16.What can be done at the EU level to facilitate access for service providers to mandatory professional indemnity insurance and its cross-border recognition?
3.1.3 Having trust and confidence to benefit from opportunities elsewhere in Europe
I found a great offer for a loan in another Member State, at a much lower rate than my local alternatives. I was tempted, but I was worried about the implications if something went wrong with the product. So instead I chose to buy a more expensive product on the local market.
Consumers need to know that they will be adequately protected before and after a purchase of a retail financial product, no matter where they buy within the Union. 56
Encouraging comparability and consumer understanding through improved disclosure
Consumers need information that is easily understandable. Information should be clear and concentrate on the elements that allow the consumer fully to understand a product; it should also take consumer behaviour into account. Financial education can help, but when consumers purchase a product they need to know how much they are being charged, by whom and how they are benefiting from it. They need to be able to compare costs and benefits to make an effective choice. Consumer organisations, among others, have an important role to play in sharing and disseminating impartial reviews of financial products.
Any action in this area could build on efforts taken over recent years to ensure that disclosure is effective, transparent and comparable. In the last few years, a number of EU measures have addressed this area, such as the MCD, the CCD, the PAD, the Undertakings for Collective Investment in Transferrable Securities (UCITS) Directive 57 , MiFID II, the PRIIPs Regulation 58 and, for non-life insurance products, IDD. For distance marketing (e.g. online) of consumer financial services, there are information requirements in place in the DMFSD. Under the CMU Action Plan, the Commission will ask the ESAs to work on transparency of long-term retail and pension products, including their actual net performance and fees. In addition, digitalisation, and the emergence of new products and new digital channels, provides an opportunity to examine further how firms' communications with their customers, including the disclosure required by EU law and national regulation, can work best in the interests of consumers, and support them in understanding and trusting the products they purchase.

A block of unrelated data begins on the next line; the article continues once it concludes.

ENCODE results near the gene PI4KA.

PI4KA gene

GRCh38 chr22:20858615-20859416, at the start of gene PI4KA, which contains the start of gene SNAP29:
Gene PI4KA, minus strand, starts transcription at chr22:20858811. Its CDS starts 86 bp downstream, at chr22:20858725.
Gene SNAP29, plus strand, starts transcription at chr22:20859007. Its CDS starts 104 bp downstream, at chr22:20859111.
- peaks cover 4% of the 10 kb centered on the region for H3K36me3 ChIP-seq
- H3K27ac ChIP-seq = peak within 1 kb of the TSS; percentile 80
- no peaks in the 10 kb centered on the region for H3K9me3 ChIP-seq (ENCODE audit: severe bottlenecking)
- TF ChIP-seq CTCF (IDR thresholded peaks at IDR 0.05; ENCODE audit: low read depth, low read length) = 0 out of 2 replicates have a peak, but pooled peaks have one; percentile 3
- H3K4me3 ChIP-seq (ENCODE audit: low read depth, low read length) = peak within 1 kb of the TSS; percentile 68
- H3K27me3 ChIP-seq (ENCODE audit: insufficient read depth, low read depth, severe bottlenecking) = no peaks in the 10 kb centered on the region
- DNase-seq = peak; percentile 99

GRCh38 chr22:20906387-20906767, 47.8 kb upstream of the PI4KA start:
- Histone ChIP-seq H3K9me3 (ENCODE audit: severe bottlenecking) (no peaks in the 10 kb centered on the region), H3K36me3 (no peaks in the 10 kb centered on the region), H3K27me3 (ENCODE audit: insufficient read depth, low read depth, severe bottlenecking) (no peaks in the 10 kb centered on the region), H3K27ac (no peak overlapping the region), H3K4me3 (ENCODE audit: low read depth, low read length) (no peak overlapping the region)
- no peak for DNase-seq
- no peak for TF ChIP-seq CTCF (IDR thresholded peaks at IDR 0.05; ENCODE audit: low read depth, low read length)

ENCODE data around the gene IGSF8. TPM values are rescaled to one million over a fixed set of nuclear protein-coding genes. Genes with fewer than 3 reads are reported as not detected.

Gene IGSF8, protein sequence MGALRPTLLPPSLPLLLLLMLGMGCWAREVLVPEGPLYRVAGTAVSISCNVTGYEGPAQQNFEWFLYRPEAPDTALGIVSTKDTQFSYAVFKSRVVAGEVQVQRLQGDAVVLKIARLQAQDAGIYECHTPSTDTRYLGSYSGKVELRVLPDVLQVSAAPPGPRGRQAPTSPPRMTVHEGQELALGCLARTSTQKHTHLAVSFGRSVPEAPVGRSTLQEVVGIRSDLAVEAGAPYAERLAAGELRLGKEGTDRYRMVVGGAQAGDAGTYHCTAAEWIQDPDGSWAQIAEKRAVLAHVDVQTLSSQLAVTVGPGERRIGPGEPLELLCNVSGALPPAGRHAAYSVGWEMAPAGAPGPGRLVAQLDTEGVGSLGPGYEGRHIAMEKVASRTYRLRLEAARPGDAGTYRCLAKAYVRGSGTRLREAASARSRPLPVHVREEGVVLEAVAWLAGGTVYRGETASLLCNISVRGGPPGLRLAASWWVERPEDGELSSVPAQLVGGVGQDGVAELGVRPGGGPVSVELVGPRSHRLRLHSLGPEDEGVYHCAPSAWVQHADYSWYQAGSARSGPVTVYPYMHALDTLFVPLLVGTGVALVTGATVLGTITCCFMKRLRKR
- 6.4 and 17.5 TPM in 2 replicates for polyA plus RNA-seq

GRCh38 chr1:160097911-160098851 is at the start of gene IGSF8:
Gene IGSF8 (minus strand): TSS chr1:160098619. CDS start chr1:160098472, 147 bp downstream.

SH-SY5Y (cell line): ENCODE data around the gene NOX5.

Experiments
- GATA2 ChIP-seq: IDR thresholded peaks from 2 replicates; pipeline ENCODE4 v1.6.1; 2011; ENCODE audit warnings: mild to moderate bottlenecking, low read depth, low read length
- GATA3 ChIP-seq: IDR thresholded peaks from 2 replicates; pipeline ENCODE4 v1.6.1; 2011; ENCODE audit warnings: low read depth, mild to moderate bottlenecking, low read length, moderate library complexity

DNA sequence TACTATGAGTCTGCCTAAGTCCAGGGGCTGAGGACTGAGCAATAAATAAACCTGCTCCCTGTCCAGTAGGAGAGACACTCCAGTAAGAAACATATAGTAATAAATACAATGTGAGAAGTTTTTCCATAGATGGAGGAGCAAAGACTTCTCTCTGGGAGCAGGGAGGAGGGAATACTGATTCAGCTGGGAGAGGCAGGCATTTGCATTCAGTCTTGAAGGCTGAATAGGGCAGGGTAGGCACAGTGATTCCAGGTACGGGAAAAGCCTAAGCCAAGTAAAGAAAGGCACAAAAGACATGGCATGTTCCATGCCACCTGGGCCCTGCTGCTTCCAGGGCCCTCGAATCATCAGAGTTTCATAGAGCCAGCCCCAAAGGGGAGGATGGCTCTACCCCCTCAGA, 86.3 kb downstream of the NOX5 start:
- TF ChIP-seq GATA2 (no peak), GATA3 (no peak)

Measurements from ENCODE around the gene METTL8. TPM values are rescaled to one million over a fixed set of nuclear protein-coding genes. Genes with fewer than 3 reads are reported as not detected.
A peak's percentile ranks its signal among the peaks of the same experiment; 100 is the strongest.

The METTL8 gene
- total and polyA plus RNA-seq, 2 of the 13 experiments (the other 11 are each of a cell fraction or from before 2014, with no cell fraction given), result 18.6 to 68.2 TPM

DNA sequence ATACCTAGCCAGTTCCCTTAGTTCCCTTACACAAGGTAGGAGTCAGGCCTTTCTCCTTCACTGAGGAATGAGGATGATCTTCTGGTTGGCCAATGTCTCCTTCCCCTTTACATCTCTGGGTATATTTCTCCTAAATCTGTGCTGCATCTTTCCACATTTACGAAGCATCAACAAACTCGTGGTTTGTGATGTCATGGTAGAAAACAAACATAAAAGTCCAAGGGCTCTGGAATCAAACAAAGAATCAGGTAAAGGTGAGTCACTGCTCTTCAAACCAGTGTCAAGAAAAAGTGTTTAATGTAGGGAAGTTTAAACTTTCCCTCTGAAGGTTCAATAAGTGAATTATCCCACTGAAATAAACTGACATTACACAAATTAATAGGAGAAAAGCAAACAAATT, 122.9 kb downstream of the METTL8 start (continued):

17.Is further EU-level action needed to improve the transparency and comparability of financial products (particularly by means of digital solutions) to strengthen consumer trust?
Improving redress in retail financial services
It is often difficult for consumers to find an adequate redress mechanism in cross-border situations and this may deter them from buying financial products in other Member States.
To help consumers in such situations, the Commission founded the Financial Dispute Resolution Network (FIN-NET) in 2001, aiming to facilitate the resolution of cross-border disputes in financial services. 59 This voluntary and informal network brings together ombudsmen, arbitrators, adjudicators and other schemes from across the EU. FIN-NET's members have a range of different powers and approaches, varying from compulsory participation and mandatory compliance with decisions by the parties to voluntary participation in adjudication proceedings. Moreover, this network currently neither covers all Member States, nor all areas of each country's financial sector. 60
To make consumers more confident when purchasing products cross-border, FIN-NET could be upgraded to ensure that all members have been listed as meeting the binding quality requirements for “Alternative Dispute Resolution entities” under the Alternative Dispute Resolution (ADR) Directive. 61 To benefit from a strengthened FIN-NET, more consumers would need to learn about the network's existence. Though FIN-NET treated over 3500 cross-border cases in 2014, general awareness on FIN-NET is low. The Commission will examine whether raising awareness of FIN-NET should be an early priority. In the long run and in the event cross-border integration increases significantly, it might become necessary to think of additional measures to improve the ADR system in retail financial services still further on the basis of the experience gained from the implementation of the ADR Directive.
In 2013 the Commission adopted a Recommendation on collective redress. 62 This Recommendation calls on Member States to put in place collective redress mechanisms for violations of rights granted under Union law, including in the financial services area. Collective redress actions have proven to be an effective tool to defend consumers' interests in financial services. 63 The Commission will assess the implementation of the Recommendation on the basis of practical experience by July 2017.
18.Should any measures be taken to increase consumer awareness of FIN-NET and its effectiveness in the context of the Alternative Dispute Resolution Directive's implementation?
19.Do consumers have adequate access to financial compensation in the case of mis-selling of retail financial products and insurance? If not, what could be done to ensure this is the case?
Protection of victims where motor insurers are insolvent
Consumers who become a victim of a car accident in another Member State face a risk of not receiving compensation if the liable insurer becomes insolvent. Not all Member States currently participate in the voluntary agreement to ensure compensation of victims where an accident in one Member State is caused by a vehicle covered by an insolvent insurer based in another Member State. In a recent insolvency of an insurer providing cross-border motor insurance, a guarantee fund in another Member State had to compensate approximately 1,750 claimants.